Andee Chua and Hugo Liu (
Andee Chua and Hugo Liu (Photo: Supplied)

A gay couple based in Singapore have drawn praise online with their incredible wedding ceremony. Besides wanting to celebrate their love for one another, they also wanted to draw attention to the fact that Singapore still refuses to legalize same-sex unions. 

Despite their obvious love for one another, the ceremony was purely symbolic in the eyes of local authorities. It took place June 9 at the Artemis Grill and Sky Bar, just a couple of weeks before nearby Thailand took the historic step of passing equal marriage legislation last week.

Andee Chua, 34, and Hugo Liu, 37 very much hope Thailand’s move prompts other countries in Asia to legalize same-sex marriage. 

Chua, from Singapore, is a Diversity & Inclusion Program Manager at a US software company. Liu, from Taiwan, does PR and marketing for a tech company. The two met in 2017 via a dating app while Liu was on a trip to Singapore.

They made headlines four years ago when they stayed at the W Hotel in Singapore and the hotel subsequently used photos of them on its social media, prompting some backlash from conservatives. The couple has advocated publicly for LGBTQ+ rights and hope their wedding ceremony –legal or not–might help change hearts and minds. 

“The people we love”

They tell Queerty they legally got wed last year in Taiwan, but without any ceremony. 

“We are having our wedding ceremonies in both Singapore and Taiwan this year,” says  Chua. They wanted to hold their Singapore ceremony, where they live, to coincide with Pride Month. A similar ceremony will take place in Taiwan in October, which is when the region celebrates Pride. 

If Singapore doesn’t recognize same-sex marriage, why did the men want a ceremony there? 

“Singapore is where we first met, bought a house together, and started a home here. It is also where we have our families and friends,” says Chua. 

“Celebrating our wedding here allows us to share this special moment with the people we love in the place that feels like home. By having our wedding in Singapore, we are contributing to the visibility of same-sex relationships. Visibility and positive representation are very important to our community since we don’t get much of that in mainstream media.”

He adds, “The emotional and sentimental value of getting married in my home country, surrounded by familiar places and faces, is irreplaceable.”

The event had just over 100 guests. Local drag queen, Opera Tang, acted as officiant. 

Andee and Hugo with drag performer Opera Tang
Andee and Hugo with drag performer Opera Tang (Photo: Supplied)

Both men’s families supported the event. Liu’s parents flew in from Taiwan, along with cousins from the US. Chua’s mom and sister attended, along with cousins.

“Hugo’s Dad even went onto the stage and gave a heartfelt speech to congratulate us and give us his true blessings. It was a very emotional moment for us and our guests.”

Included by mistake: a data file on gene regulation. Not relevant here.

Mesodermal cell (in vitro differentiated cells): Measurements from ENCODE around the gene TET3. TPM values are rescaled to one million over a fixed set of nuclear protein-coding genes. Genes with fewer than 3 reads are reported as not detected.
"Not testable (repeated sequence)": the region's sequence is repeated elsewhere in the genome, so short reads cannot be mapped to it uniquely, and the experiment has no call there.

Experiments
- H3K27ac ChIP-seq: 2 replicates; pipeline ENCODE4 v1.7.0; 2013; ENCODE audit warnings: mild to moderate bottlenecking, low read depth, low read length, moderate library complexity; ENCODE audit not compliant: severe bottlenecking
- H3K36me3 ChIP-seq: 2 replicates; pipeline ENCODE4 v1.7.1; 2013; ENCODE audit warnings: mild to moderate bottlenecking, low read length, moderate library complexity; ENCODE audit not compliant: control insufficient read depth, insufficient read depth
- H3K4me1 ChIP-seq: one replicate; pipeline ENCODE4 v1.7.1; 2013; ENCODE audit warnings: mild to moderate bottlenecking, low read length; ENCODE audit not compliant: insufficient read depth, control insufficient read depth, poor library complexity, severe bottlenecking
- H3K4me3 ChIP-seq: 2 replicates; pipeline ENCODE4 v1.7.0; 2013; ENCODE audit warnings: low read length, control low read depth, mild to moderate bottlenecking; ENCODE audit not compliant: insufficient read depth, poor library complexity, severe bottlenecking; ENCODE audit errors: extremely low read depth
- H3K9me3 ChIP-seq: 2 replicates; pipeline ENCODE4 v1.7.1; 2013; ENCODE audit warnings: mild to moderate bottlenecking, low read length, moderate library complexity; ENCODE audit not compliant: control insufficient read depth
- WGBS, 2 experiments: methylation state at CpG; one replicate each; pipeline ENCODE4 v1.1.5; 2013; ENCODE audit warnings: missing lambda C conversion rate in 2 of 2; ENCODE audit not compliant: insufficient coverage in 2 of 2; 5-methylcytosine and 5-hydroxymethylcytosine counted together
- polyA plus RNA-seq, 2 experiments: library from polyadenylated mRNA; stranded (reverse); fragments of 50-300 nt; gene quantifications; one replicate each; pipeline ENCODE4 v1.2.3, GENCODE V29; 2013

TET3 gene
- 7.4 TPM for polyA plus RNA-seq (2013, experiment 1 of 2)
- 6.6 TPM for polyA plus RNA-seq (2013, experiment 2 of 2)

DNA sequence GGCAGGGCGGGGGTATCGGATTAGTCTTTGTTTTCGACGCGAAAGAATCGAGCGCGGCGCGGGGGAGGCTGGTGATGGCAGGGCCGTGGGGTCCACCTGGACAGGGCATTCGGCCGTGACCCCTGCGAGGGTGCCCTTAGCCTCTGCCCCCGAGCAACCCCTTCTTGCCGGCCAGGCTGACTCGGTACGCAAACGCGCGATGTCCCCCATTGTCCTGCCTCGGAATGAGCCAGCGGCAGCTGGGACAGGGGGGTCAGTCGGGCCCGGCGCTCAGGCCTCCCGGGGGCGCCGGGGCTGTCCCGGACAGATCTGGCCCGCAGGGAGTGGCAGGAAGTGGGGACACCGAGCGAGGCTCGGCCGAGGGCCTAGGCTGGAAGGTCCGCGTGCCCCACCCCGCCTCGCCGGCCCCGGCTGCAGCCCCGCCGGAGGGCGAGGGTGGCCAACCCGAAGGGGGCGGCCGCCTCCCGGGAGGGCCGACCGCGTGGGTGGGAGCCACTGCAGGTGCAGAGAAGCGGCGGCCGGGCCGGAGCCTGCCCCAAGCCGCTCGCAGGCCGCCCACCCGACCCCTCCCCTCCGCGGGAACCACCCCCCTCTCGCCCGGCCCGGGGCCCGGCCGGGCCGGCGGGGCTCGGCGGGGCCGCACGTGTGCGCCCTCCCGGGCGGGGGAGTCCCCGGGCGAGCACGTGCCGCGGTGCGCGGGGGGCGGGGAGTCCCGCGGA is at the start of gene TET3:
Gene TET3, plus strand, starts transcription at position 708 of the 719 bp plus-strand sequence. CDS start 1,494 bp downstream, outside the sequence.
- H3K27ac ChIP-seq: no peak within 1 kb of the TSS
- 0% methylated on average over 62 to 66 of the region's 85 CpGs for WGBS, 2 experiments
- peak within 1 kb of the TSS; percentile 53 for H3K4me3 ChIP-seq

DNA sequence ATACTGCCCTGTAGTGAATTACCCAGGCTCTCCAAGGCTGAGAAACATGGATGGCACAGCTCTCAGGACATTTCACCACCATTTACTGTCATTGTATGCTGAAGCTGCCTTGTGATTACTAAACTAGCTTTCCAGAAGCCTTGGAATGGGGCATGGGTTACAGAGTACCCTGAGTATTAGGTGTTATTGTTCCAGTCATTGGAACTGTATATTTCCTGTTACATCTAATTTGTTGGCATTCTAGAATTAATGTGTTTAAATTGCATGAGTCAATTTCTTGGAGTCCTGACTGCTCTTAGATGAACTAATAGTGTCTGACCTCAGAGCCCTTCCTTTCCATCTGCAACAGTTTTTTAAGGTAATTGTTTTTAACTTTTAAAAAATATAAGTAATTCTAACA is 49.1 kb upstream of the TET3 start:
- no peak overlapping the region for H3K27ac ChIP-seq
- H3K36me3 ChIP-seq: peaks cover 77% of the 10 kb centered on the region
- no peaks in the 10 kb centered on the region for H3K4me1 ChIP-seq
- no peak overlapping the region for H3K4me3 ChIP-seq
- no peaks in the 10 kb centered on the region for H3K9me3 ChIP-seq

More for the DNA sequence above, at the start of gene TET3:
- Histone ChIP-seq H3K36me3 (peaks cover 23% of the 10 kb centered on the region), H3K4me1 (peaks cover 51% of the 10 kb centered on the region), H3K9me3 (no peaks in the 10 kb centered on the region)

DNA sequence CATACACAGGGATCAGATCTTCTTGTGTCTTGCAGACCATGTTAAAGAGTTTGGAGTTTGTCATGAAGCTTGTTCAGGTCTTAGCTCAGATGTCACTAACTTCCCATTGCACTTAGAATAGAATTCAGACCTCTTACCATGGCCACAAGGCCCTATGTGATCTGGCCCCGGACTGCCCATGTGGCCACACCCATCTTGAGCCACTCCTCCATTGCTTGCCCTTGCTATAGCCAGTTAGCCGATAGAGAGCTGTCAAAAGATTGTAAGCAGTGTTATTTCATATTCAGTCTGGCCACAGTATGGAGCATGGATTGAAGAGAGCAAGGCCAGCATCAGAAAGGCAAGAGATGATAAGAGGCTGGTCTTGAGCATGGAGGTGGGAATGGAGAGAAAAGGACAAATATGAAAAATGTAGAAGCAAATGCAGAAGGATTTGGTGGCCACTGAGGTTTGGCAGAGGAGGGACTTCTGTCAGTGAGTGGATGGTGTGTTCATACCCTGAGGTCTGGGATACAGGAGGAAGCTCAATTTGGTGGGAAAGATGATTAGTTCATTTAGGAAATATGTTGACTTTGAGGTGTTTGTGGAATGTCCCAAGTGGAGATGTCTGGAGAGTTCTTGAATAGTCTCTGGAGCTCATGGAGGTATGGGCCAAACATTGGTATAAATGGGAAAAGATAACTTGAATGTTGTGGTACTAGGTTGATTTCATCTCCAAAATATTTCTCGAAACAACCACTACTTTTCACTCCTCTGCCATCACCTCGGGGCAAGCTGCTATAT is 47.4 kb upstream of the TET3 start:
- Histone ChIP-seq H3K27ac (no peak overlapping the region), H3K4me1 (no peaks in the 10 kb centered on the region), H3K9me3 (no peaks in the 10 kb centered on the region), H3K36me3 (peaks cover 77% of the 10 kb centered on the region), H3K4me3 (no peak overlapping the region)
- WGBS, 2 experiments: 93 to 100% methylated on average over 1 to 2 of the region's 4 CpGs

Singapore gay wedding
(Photo: Supplied)

Nephew and niece

Chua says family members also provided one of the day’s highlights.

“Before our wedding, I was quite hesitant and worried about how to explain to my nephew and niece, aged 10 and 4 respectively, that the wedding they were about to attend was a gay wedding. We hadn’t really ‘come out’ to the kids about our sexuality, though they had seen us together as a couple over the years. However, during the wedding, when I saw them both waving the rainbow flag, wearing pride pins on their shirt and dress, and treating us just like they always had, all those worries vanished.

“Children are naturally naive and pure, free from the prejudices that adults often carry. They accept people for who they are without judgment or bias. It’s usually the adults and parents who impose their own fears and biases onto children.”

“Seeing my nephew and niece embrace our wedding with such innocence and joy reminded me of this beautiful truth. It was definitely one of the most significant highlights for me that day.”

Law change

Both men were happy to hear about Thai lawmakers voting to legalize same-sex marriage. However, they are skeptical that Singapore will follow suit any time soon. The nation only legalized sex between men in 2022. 

“We are incredibly happy that Thailand, our neighboring country, has finally amended its laws to include same-sex marriage. It demonstrates that change is possible and that progress towards equality can be achieved. In contrast, I believe Singapore still has a long way to go towards true inclusivity and equality,” says Chua. 

“There is still much work to be done to ensure that LGBTQ+ individuals have the same rights and protections as everyone else.”

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